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WHAT MATTERS MOST: Failures of CLICO


Clyde Mascoll

WHAT MATTERS MOST: Failures of CLICO

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The Insurance Act does not say it, but the intent of a reserve fund is to make a company have some savings account or another highly liquid asset to meet unexpected costs.
In this regard, the Financial Institutions Act requires a reserve fund to be equal to the share capital which was $26.9 million compared to the policyholders’ funds of $698.4 million for CLICO as at December 31, 2007.
The focus in the CLICO debacle ought to be on the way in which the policyholders’ funds were invested and not on the issue of the reserve fund which by definition is minor in terms of size. This is because policyholders are expecting a return of their investment which is possible only if CLICO is allowed to invest most of the money wisely.  
Over the years, the Supervisor of Insurance with his limited staff would have relied heavily on the audited accounts of CLICO, properly prepared by an independent auditor in accordance with the law, to assess its performance.  
There is no doubt that regulatory failure has to take some blame for the CLICO debacle but how can legislation account for the human condition? The recent forensic audit by Deloitte and Touche points to the issue of internal management failure which is a human condition.
Indeed, the auditors observed that “some of the documents we reviewed showed that the releases of funds by CIL [CLICO] were made based on directions from Mr [Leroy] Parris that were acted upon by executive management, such as Mr [Terrence] Thornhill”.  
The specific reference to executive management makes it absolutely clear that not even the directors of the two companies were made aware of several of the transactions.
According to the auditors: “Our review of the minutes showed that the directors generally appeared to be informed of significant investments made, rather than providing specific approvals in advance.”
Investment decisions such as the purchase of Sam Lord’s Castle that invited discussions because of the issues it faced subsequently but the auditors “did not note specific ratifications made by the directors”.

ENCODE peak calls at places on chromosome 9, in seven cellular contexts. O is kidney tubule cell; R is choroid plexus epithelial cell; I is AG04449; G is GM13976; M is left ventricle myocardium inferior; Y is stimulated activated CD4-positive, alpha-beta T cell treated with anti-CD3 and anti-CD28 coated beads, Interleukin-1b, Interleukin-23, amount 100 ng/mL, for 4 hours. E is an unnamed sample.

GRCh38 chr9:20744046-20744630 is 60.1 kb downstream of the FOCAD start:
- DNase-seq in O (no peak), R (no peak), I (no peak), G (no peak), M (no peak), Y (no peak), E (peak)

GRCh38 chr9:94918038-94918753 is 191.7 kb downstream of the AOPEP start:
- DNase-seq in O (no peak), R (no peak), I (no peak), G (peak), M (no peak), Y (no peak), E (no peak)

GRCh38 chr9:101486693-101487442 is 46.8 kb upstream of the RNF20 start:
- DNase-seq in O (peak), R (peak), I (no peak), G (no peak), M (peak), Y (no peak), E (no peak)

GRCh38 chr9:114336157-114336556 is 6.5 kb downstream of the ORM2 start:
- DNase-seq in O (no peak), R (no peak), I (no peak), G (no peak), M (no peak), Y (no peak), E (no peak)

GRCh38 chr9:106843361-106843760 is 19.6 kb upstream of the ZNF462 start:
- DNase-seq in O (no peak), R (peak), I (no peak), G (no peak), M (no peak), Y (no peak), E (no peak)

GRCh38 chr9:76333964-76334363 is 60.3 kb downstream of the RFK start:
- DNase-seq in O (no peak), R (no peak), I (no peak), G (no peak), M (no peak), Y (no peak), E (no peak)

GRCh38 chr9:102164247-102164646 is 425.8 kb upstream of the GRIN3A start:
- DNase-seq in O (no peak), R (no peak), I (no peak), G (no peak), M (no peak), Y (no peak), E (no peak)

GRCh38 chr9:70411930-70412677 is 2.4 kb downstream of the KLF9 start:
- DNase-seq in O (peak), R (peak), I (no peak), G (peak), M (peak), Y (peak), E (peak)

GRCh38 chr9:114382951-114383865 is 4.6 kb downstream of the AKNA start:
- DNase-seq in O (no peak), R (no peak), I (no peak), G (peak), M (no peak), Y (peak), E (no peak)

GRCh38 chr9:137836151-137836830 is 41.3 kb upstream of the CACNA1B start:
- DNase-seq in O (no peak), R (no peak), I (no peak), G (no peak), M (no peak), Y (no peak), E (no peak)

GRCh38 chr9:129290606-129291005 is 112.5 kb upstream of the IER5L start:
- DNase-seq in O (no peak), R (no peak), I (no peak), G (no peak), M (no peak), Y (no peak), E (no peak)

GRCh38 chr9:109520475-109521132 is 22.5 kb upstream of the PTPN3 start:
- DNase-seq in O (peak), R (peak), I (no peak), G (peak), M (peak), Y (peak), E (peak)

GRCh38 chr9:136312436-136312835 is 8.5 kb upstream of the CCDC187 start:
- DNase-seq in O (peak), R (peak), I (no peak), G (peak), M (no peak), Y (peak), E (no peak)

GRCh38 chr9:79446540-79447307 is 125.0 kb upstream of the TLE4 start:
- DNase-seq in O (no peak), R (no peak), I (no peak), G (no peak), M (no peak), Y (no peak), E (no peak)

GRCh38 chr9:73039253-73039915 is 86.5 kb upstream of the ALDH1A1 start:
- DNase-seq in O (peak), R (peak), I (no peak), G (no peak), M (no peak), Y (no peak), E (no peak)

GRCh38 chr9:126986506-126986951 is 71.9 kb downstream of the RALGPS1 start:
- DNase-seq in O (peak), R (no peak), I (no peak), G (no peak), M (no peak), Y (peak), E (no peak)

In similar vein, “Mr Parris said that he made the decision to purchase a Lear Jet for the CLICO Group . . . . In this regard, CHBL [CLICO Holdings] had entered into a seven-year lease agreement with a monthly payment of [US] $71 000.”
To his eternal credit, Dr Frank Alleyne almost immediately on becoming a director of CLICO requested a copy of Mr Parris’ employment contract. Part 4 of the contract made reference to a letter dated December 5, 2002, which speaks to a gratuity of US$5 million to be paid to Mr Parris on May 15, 2008.
CLICO’S financial year ends on December 31. Some seven months after the due date of the gratuity, Thompson and Associates sent invoices for $3.333 million dated December 30, 2008, in lieu of legal fees or retainers. This would have been on the second last day of the financial year, by which time the parent in Trinidad was known to be on its knees.
It so happened that the payment to Thompson and Associates on January 16, 2009, was really a partial payment of Mr Parris’ gratuity. In all of this, the transaction should have attracted a 15 per cent VAT at the time, which was never mentioned.    
Unfortunately any attempt to blame the shortcomings of the reserve fund is really a red herring that cannot mask what has already been revealed with respect to the former Prime Minister’s law firm in getting funds out of CLICO for legal fees that turned out to be gratuity for the former CEO of CLICO.
Notwithstanding the obvious attempt to deliberately shift the focus of the debate, there is a legitimate concern with regard to the regulatory process surrounding financial institutions; and the establishment of the Financial Services Commission is a start. However, it must be noted in the case of CLICO that not even the directors were aware of several transactions.
In light of the forensic audit, it is evident that it would have been virtually impossible for the Supervisor of Insurance, who relied on audited financial statements, to detect from such statements that which not even the directors of CLICO were made aware of.

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